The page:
Nothing Happens; Everything Happens
Lucy Barton, a woman whose background was one of deprivation, though that is ostensibly now behind her, is a writer.
In Elizabeth Strout’s short, powerful, beautifully written novel, Barton is primarily looking back on a time, some decades earlier, when she was hospitalised as a young mother, for some weeks, after an operation to remove her appendix went wrong.
Inevitably, the look-back – which spools Barton into both earlier memories and also flash forwards, reminds me of Wordsworth’s dictum: ‘poetry is emotion recollected in tranquillity’
What is implied in Wordsworth’s dictum, and laid bare in Strout’s book, is that the place for creativity comes not from the unthinking splurge of violent, reactive emotion, but when a certain observation, a certain ability to stand outside oneself, observing what is arising, gives rise to a stripping away of self-indulgence, of mere confessional venting.
During her nine week hospitalisation, she could see New York’s Chrysler Building, from her hospital bed, glittering and beautiful. The view of a kind of panaroma is echoed as Barton’s life, through the spooling back of memory, reveals itself in similar fashion, and individual memories move in and out of glittering focus
A warning: If you are a reader who needs the action-packed, the hyper-aroused emotion as a writer ratchets up the tension for the big reveal, Strout’s lightly, tightly, almost thrown-away reveals may disappoint. She is not a writer who is writing in the literary equivalent of high volume, flashing light shouting.
Much happens of huge import in Lucy’s story, but what is important, for Lucy, as a person, as a writer, is the ability to transform, how to use her life in order to fully be herself. Not in some huge cathartic revelation of being either the victim or the survivor, but in some kind of daily assimilation and growing.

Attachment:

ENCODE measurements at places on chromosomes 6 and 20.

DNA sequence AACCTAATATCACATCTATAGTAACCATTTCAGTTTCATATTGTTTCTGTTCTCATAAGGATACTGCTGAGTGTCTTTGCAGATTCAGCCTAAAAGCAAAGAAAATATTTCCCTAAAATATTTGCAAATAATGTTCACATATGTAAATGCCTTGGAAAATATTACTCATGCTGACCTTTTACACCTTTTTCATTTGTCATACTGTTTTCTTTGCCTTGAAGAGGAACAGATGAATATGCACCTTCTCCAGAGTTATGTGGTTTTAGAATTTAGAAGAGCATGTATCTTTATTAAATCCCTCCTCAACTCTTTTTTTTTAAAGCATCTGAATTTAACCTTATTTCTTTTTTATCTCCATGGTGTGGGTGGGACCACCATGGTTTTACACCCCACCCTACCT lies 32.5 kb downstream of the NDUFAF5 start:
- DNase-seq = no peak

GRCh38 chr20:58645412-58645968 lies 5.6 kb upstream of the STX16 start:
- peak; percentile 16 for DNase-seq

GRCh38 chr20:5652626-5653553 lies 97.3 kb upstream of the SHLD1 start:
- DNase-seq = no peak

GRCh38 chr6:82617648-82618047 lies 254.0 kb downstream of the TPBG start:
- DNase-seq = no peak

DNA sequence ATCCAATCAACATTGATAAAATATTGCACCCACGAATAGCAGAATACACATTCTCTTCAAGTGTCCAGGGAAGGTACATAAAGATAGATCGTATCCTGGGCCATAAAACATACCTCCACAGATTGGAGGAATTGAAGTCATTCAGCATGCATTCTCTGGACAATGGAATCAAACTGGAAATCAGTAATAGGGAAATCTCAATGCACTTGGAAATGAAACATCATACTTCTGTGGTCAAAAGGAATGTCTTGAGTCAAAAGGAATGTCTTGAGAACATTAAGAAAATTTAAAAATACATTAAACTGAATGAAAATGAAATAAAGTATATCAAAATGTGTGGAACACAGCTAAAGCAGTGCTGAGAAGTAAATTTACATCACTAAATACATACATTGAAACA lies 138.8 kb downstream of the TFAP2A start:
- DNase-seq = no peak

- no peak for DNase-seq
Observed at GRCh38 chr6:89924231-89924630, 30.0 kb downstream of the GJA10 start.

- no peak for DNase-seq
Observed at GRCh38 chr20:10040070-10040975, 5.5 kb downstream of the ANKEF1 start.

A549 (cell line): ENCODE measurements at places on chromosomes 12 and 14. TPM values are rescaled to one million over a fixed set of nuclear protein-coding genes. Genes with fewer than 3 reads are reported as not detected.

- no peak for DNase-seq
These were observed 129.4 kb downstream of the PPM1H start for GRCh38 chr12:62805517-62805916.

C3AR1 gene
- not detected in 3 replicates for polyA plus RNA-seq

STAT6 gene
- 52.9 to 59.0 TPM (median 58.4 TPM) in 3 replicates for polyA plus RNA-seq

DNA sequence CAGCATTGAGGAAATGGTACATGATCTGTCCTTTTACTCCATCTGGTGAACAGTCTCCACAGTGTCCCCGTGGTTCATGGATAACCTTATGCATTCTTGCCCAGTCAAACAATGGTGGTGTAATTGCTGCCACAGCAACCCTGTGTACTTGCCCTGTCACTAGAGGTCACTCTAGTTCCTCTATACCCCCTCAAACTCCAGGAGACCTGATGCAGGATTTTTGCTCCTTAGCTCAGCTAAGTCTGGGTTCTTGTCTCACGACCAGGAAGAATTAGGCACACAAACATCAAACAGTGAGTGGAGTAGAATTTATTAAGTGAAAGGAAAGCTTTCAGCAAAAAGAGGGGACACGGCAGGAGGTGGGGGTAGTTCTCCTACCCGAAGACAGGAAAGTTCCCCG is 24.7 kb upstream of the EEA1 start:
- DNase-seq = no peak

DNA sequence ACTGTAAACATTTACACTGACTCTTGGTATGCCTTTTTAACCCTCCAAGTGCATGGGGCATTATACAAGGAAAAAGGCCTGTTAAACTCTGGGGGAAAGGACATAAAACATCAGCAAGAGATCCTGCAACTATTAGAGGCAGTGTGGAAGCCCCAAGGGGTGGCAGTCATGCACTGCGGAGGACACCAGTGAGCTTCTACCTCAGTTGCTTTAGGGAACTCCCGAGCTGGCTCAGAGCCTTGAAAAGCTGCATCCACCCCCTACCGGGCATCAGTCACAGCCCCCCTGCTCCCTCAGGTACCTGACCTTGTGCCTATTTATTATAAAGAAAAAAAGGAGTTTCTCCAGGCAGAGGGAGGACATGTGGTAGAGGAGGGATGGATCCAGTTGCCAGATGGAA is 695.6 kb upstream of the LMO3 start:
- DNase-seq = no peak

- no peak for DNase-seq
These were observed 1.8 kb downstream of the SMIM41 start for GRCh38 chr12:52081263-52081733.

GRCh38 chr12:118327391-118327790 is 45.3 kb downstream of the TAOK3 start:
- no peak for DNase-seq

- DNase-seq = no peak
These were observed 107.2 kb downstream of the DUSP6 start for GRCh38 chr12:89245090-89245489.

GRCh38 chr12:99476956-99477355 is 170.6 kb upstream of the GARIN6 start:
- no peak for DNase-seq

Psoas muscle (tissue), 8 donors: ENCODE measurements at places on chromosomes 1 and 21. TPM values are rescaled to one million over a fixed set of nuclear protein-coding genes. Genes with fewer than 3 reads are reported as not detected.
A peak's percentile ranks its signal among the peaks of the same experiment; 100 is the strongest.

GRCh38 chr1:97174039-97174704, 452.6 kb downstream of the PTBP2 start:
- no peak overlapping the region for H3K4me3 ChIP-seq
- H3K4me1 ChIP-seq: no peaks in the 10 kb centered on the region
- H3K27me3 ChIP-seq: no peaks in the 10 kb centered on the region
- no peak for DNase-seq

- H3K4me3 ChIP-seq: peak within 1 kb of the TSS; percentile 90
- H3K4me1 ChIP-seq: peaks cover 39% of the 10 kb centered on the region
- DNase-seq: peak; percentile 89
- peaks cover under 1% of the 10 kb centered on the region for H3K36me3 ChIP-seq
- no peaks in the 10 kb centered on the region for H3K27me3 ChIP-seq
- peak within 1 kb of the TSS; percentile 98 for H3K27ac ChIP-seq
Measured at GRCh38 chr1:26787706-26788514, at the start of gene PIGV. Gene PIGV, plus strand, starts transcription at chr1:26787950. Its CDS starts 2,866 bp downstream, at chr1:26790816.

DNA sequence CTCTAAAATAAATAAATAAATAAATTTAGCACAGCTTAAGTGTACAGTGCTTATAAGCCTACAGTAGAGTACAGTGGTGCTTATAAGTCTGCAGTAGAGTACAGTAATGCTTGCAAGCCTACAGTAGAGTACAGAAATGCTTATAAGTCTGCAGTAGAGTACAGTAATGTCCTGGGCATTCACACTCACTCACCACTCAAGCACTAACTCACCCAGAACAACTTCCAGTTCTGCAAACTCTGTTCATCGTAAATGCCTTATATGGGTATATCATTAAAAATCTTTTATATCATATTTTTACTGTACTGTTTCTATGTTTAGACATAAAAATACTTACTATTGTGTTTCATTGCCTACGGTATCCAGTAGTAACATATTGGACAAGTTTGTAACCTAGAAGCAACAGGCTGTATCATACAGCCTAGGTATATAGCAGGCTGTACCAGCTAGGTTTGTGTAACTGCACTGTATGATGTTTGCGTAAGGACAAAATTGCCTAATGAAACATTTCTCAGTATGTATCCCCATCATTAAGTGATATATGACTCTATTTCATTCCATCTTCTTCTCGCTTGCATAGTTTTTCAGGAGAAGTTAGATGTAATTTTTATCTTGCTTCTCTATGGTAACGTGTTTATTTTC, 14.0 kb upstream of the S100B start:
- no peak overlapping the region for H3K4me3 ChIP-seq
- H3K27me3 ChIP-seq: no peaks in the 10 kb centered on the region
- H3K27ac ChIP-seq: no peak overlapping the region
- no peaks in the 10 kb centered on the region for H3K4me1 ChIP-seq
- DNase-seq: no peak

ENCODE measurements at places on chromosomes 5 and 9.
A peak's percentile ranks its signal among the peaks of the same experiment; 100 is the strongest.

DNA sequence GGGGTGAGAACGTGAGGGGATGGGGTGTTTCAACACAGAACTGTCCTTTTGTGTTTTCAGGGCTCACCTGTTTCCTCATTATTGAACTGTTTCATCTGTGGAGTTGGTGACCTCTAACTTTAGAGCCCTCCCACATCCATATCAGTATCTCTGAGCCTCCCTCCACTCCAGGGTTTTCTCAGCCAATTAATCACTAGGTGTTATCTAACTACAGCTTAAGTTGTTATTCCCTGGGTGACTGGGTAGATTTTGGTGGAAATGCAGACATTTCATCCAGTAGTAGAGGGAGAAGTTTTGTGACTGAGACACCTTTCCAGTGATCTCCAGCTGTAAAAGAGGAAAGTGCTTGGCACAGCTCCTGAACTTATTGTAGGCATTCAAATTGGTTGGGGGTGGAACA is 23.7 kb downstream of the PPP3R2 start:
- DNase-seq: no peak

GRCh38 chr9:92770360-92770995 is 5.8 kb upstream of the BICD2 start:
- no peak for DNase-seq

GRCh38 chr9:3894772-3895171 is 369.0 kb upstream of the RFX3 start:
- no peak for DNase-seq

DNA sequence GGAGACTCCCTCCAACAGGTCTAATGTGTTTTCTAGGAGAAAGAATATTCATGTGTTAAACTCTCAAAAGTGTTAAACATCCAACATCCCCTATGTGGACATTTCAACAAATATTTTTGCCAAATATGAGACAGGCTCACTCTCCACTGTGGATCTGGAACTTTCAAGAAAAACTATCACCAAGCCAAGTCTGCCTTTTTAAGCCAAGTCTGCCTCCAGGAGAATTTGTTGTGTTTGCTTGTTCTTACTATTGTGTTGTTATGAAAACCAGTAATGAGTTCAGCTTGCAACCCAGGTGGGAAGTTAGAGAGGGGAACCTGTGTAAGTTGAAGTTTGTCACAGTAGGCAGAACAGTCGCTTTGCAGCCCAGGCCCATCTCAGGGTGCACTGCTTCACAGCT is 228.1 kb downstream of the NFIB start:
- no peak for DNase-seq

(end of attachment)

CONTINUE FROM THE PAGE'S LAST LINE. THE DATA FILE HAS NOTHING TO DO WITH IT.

I must say that Strout’s approach, Barton’s approach, to offer these sideways, unexpected, yet totally truthful seeming reveals shocked and resonated far more intensely, far more authentically, than the more obvious, gothic, dramatic arc would have done. Lucy is soft, malleable, empathetic. Lucy is also self-tempered steel.
The bulk of her recollection is the difficult relationship between mother and daughter. This, is seems is the story which the writer Lucy Barton must tell in order to be authentic. Or, as another writer, whom she meets and is influenced by, Sarah Payne, tells her, each writer has ‘one story’, and that is the one that must be told.
Lucy’s story is this:
This is a story about a mother who loves her daughter. Imperfectly. Because we all love imperfectly
So, perhaps a story about the imperfection of all our loving. Lucy tells us, time and again, that this is not a story about a marriage, her marriage. But what Strout is repeatedly doing, brilliantly, is offering little hooks for the reader to get caught on, little snagging burrs that make the reader pause, and think, feel, what is going on here, what is going on beneath what is being said?
I adore writing like this; I have gratitude for writers who allow their readers to form a relationship within the written material. A writer who does not tell me what I must be thinking and feeling, but can delicately strew my reading path with carefully wrapped treasures, making me pause, engage, reflect.
This is not just a book about Lucy. The net goes wider. It is a book about how our lives shape us, wound us, offer the opportunity to strangely mend us. It’s a book about the shaping of memory. It’s a book about gender and sexuality, and it’s a book about how we search in our relationships as a reflection back, a reaction to and from those first relationships: how we were mothered; how we were fathered.
And it’s also a book, most powerfully fierce about creativity, why write?: Or, as Lucy’s shaping literary guide and tutor, Sarah Payne, says:
She said that her job as a writer of fiction was to report on the human condition, to tell us who we are and what we think and what we do
This is a story in many ways of small lives, not the lives of the famed and powerful. It is written with great compassion
I thought, Pity us. We don’t mean to be so small. Pity us-it goes through my head a lot-Pity us all
Elizabeth Strout is a Pulitzer prize-winning novelist, and I am certainly keen to read more of her work, particularly that prize-winning book, Olive Kitteridge
I received this book as a digital ARC from the publishers. Already published in the States it will be available in the UK from February 4th